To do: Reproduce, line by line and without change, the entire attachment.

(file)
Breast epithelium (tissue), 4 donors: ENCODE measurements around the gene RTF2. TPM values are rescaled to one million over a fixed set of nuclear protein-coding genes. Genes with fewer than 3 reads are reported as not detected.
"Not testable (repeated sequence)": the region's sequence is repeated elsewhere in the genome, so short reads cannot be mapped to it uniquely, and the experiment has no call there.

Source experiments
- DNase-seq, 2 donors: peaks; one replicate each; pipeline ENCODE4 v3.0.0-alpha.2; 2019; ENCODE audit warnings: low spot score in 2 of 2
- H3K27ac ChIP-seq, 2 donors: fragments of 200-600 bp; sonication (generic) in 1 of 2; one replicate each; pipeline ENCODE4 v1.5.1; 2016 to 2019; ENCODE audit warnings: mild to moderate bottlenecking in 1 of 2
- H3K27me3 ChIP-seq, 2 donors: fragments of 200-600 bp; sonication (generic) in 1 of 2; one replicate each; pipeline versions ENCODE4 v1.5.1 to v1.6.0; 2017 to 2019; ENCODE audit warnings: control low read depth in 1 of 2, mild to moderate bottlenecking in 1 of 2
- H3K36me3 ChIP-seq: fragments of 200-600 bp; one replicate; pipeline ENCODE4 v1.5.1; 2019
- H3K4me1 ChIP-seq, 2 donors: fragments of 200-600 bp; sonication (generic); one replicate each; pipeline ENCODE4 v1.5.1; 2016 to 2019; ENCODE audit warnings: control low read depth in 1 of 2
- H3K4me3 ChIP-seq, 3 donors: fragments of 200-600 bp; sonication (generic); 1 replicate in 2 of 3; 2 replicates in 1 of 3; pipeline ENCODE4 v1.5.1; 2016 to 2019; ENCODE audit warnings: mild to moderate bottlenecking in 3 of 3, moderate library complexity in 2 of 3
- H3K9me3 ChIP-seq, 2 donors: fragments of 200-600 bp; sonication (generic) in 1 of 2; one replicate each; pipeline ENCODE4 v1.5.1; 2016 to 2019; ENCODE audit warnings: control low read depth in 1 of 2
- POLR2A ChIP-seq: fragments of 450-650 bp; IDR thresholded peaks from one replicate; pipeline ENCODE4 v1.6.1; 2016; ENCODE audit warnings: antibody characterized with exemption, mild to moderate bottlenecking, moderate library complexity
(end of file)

Breast epithelium (tissue), 4 donors: ENCODE measurements around the gene RTF2. TPM values are rescaled to one million over a fixed set of nuclear protein-coding genes. Genes with fewer than 3 reads are reported as not detected.
"Not testable (repeated sequence)": the region's sequence is repeated elsewhere in the genome, so short reads cannot be mapped to it uniquely, and the experiment has no call there.

Source experiments
- DNase-seq, 2 donors: peaks; one replicate each; pipeline ENCODE4 v3.0.0-alpha.2; 2019; ENCODE audit warnings: low spot score in 2 of 2
- H3K27ac ChIP-seq, 2 donors: fragments of 200-600 bp; sonication (generic) in 1 of 2; one replicate each; pipeline ENCODE4 v1.5.1; 2016 to 2019; ENCODE audit warnings: mild to moderate bottlenecking in 1 of 2
- H3K27me3 ChIP-seq, 2 donors: fragments of 200-600 bp; sonication (generic) in 1 of 2; one replicate each; pipeline versions ENCODE4 v1.5.1 to v1.6.0; 2017 to 2019; ENCODE audit warnings: control low read depth in 1 of 2, mild to moderate bottlenecking in 1 of 2
- H3K36me3 ChIP-seq: fragments of 200-600 bp; one replicate; pipeline ENCODE4 v1.5.1; 2019
- H3K4me1 ChIP-seq, 2 donors: fragments of 200-600 bp; sonication (generic); one replicate each; pipeline ENCODE4 v1.5.1; 2016 to 2019; ENCODE audit warnings: control low read depth in 1 of 2
- H3K4me3 ChIP-seq, 3 donors: fragments of 200-600 bp; sonication (generic); 1 replicate in 2 of 3; 2 replicates in 1 of 3; pipeline ENCODE4 v1.5.1; 2016 to 2019; ENCODE audit warnings: mild to moderate bottlenecking in 3 of 3, moderate library complexity in 2 of 3
- H3K9me3 ChIP-seq, 2 donors: fragments of 200-600 bp; sonication (generic) in 1 of 2; one replicate each; pipeline ENCODE4 v1.5.1; 2016 to 2019; ENCODE audit warnings: control low read depth in 1 of 2
- POLR2A ChIP-seq: fragments of 450-650 bp; IDR thresholded peaks from one replicate; pipeline ENCODE4 v1.6.1; 2016; ENCODE audit warnings: antibody characterized with exemption, mild to moderate bottlenecking, moderate library complexity